The point here is that your systems is very convenient for every family. There is no dinasty here, since everyone who wins the turnament can have a go at ruling. Also, the winner is decided with champions. Losing a champions equals to losing one person, that's pretty much better than a full-scale war. So, the head of a clan must have a pretty good reason to risk conflict. Humans are ambitious, true, but most humans are also reasonable. They won't try to change the state of things if the cons outweight the pros.

And how does the ruler ensures that? Simply enough, avoiding stepping into each clan territory. For example, a clan may take most of its revenue by selling pelts on the markets (maybe they live in the northern part of the kingdom, where wild fauna is more abundant). It would be a bad move to raise taxes on such goods, and could be detrimental on the long run. Another clan could be the owner of an important market/city/strategically placed castle. If not absolutely necessary, the king shouldn't try to take that away.

I'm not saying that a ruler shouldn't change how things run and shouldn't extend his power. I'm saying that, if he/she decides to do so, it must be done with utmost caution. There's nothing more dangerous than the creeping sensation that the king is being unjust towards one specific clan to foster rebellion.

Sure, someone in some clan may want to rule ... but what about his wife? His sons? His relatives? His subordinates? No head of clan can scheme alone. If more or less everyone has no particular reason to rebel, he will probably choose stability over change.

Use the church to your advantage

As opposed to "be used by the church". In your world religion holds power over the monarchy. It wouldn't be religion if it didn't teach some sort of belief ... and you can use that. By coming to pact with the head of the church, the ruler can reinforce the idea that he's the only legitimate king/queen, and that he has every right to rule. Devouts will believe this, thus going against rebellion. Of course, I'll assume most head of clans will have at least a skeptical view of religion, but this should keep at least the ranks in check.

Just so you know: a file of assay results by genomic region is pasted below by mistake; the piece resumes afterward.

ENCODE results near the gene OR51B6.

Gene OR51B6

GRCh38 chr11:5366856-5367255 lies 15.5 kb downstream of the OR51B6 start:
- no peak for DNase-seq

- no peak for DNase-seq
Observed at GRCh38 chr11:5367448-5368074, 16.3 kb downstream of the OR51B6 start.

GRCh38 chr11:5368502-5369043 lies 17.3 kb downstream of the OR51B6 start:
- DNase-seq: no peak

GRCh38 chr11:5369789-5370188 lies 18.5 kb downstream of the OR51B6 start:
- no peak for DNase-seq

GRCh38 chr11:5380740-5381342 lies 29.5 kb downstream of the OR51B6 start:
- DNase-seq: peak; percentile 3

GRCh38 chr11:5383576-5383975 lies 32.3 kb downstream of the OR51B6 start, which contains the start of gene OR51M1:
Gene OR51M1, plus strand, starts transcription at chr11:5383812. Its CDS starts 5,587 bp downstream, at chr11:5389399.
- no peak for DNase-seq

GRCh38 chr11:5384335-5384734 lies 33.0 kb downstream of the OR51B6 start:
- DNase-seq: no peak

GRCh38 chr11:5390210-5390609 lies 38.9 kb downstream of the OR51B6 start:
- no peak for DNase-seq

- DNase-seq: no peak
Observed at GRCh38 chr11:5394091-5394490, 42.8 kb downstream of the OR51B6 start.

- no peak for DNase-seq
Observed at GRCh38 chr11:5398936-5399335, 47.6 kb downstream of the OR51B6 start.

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The French had the best approach to this.

The king mandated that the nobility were required to attend court.

Versailles was built with this in mind. By collecting the nobility it was relatively easy to maintain loyalty.

  • no one is going to commit obvious acts of treason if they or their air is sitting in the lions den and can be held hostage on a moments notice.

  • not attending court can be seen as a sign of dissent as well as loses representation with the king and other nobles thus your power (ability to affect change) is diminished.

  • by keeping all of the nobility together, if one house seeks to usurp the throne the other houses can easily be rallied to quash the opposition.